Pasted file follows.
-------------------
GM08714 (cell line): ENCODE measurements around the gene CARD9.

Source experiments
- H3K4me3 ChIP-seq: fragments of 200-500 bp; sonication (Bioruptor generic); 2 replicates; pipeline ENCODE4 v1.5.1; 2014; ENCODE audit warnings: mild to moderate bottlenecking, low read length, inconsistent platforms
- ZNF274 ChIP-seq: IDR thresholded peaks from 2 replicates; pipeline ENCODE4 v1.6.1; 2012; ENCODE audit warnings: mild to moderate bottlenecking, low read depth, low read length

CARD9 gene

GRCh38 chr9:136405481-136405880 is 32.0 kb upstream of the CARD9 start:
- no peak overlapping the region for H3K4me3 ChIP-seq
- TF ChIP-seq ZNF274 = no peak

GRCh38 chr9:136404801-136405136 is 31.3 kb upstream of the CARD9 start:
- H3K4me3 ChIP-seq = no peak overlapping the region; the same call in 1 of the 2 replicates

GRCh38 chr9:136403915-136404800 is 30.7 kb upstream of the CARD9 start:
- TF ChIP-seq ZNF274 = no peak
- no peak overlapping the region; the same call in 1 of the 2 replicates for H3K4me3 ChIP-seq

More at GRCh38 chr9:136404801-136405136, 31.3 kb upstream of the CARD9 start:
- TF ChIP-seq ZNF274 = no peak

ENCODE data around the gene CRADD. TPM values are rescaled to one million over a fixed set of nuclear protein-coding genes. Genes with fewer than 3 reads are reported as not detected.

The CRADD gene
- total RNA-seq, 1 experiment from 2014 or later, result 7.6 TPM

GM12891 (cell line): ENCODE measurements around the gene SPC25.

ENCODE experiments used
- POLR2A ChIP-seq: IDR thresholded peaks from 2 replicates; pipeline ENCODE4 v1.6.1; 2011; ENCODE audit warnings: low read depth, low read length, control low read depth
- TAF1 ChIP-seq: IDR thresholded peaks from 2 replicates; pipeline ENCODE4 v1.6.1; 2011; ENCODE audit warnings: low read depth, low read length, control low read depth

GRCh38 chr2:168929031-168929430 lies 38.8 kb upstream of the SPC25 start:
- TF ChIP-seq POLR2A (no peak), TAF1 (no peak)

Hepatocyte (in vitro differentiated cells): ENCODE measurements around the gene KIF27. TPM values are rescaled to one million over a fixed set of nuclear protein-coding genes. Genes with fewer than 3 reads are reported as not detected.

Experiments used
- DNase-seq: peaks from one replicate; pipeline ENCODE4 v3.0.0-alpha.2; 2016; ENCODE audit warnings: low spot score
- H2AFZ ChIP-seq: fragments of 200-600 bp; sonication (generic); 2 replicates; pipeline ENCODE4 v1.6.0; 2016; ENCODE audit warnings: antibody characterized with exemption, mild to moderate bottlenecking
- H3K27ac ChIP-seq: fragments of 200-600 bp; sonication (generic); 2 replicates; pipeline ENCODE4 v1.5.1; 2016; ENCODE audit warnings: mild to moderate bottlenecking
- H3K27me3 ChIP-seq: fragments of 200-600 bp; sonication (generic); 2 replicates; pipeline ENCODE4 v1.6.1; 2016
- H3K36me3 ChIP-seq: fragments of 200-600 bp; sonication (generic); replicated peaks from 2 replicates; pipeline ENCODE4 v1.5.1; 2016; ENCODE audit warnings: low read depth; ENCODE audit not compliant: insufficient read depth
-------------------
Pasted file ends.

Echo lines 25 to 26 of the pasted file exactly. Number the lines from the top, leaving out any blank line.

Hepatocyte (in vitro differentiated cells): ENCODE measurements around the gene KIF27. TPM values are rescaled to one million over a fixed set of nuclear protein-coding genes. Genes with fewer than 3 reads are reported as not detected.

Experiments used